Make an appointment with your veterinarian as soon as you have a copy of your military orders. If you usually take your pet to the vet clinic on base, you'll notice that all the other pet owners will be getting ready for PCS season at the same time. It's a good idea to plan your appointment as early as possible.
If you're preparing for an overseas move, the vet on base will share a checklist to guide you through the steps you'll need to take.
Discuss with your vet whether your canine or feline should take anti-anxiety medication during travel. The use of a sedative can interrupt the natural process of how an animal regulates its own body temperature when handling stress, so you'll want to make sure your vet clears this option if it's needed.
This vet visit is also a good time to update necessary immunizations or renew prescription medicines.
Breed-Specific Legislation Within the US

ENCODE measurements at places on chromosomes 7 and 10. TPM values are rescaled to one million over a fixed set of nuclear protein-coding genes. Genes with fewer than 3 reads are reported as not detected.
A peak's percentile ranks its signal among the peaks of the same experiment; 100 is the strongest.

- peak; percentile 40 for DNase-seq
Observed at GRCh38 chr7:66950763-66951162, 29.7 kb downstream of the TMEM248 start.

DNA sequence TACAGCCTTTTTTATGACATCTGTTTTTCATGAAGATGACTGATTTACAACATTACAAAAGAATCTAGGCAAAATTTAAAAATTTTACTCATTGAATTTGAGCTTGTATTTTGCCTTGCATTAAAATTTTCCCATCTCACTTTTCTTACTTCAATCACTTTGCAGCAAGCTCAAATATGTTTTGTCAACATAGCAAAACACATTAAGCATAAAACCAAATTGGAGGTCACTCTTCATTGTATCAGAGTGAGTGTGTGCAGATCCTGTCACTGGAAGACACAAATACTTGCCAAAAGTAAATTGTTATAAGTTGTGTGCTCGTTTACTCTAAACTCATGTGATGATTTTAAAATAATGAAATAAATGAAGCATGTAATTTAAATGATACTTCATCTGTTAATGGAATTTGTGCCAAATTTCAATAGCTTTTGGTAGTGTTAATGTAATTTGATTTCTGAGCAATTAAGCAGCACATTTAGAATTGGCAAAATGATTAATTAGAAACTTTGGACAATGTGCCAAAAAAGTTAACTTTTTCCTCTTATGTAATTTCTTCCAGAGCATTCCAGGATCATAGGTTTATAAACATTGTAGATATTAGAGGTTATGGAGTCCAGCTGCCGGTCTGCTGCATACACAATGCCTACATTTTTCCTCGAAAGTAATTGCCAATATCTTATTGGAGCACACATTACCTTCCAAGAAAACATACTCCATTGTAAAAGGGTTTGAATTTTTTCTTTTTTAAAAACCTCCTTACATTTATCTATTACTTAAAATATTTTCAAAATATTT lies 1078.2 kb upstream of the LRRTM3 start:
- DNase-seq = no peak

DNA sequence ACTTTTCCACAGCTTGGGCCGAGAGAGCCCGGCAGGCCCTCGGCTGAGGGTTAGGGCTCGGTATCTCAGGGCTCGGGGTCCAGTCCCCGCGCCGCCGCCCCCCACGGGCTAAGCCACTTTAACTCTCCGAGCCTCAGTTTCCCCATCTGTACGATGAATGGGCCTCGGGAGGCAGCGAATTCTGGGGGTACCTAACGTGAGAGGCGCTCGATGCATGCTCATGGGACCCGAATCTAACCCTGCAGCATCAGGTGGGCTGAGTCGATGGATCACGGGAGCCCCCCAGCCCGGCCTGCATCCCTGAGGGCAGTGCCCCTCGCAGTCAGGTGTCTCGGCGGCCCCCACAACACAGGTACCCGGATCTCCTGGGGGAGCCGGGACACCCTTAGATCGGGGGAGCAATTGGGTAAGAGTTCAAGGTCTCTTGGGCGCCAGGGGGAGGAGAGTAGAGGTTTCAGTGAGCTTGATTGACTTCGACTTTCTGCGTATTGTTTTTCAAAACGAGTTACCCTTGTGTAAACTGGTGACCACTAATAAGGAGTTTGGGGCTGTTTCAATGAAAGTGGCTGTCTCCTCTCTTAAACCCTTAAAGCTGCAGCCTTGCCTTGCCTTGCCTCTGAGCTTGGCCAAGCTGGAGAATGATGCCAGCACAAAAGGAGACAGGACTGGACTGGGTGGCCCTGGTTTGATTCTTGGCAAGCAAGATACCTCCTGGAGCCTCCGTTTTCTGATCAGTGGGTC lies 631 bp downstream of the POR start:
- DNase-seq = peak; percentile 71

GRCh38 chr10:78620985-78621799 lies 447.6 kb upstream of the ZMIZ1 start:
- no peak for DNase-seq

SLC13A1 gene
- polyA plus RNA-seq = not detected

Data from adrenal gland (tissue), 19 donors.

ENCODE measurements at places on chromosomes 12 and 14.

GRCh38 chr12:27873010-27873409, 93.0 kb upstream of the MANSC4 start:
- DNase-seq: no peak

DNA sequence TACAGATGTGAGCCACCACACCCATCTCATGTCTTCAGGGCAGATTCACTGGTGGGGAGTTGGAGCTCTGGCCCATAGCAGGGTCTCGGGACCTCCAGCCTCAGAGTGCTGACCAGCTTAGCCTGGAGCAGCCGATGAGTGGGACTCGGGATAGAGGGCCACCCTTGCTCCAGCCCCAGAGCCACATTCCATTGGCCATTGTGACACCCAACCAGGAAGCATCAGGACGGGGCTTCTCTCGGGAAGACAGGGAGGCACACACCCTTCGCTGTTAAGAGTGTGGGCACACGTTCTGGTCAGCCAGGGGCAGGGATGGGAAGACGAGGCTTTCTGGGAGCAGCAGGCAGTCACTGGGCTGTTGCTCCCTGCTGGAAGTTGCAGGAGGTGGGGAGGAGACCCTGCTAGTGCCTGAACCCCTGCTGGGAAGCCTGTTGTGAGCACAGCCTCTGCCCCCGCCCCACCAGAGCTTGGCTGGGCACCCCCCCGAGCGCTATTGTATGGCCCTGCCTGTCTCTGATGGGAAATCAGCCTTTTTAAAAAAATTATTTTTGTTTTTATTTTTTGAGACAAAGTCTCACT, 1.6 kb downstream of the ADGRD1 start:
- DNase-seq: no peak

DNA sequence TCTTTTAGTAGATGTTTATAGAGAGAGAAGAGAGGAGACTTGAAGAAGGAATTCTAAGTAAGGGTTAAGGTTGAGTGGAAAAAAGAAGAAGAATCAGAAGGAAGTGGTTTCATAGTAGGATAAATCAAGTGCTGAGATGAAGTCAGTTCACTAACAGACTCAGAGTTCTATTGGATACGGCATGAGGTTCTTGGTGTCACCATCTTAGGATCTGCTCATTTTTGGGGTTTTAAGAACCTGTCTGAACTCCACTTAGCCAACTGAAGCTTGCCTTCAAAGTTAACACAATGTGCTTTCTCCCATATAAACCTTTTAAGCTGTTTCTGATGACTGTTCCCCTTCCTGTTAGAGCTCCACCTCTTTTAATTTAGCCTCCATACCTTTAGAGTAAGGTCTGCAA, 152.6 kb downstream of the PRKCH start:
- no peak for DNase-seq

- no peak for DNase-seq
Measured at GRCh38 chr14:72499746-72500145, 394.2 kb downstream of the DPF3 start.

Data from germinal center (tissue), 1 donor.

If you'll be moving within the United States, take time to look up the regulations on breed and species requirements in your new area.
Breed-specific legislation, or BSL, prohibits ownership of certain breeds of dogs within a given municipality. Your service or base may have its own restrictions. Even if your duty station permits certain types of dogs, the municipality where it's located might not. In those circumstances, you could not legally take your pet off base. Know before you go.
Contact the state you're moving to so you can learn its pet importation rules. Make sure to have up-to-date vaccination and health papers.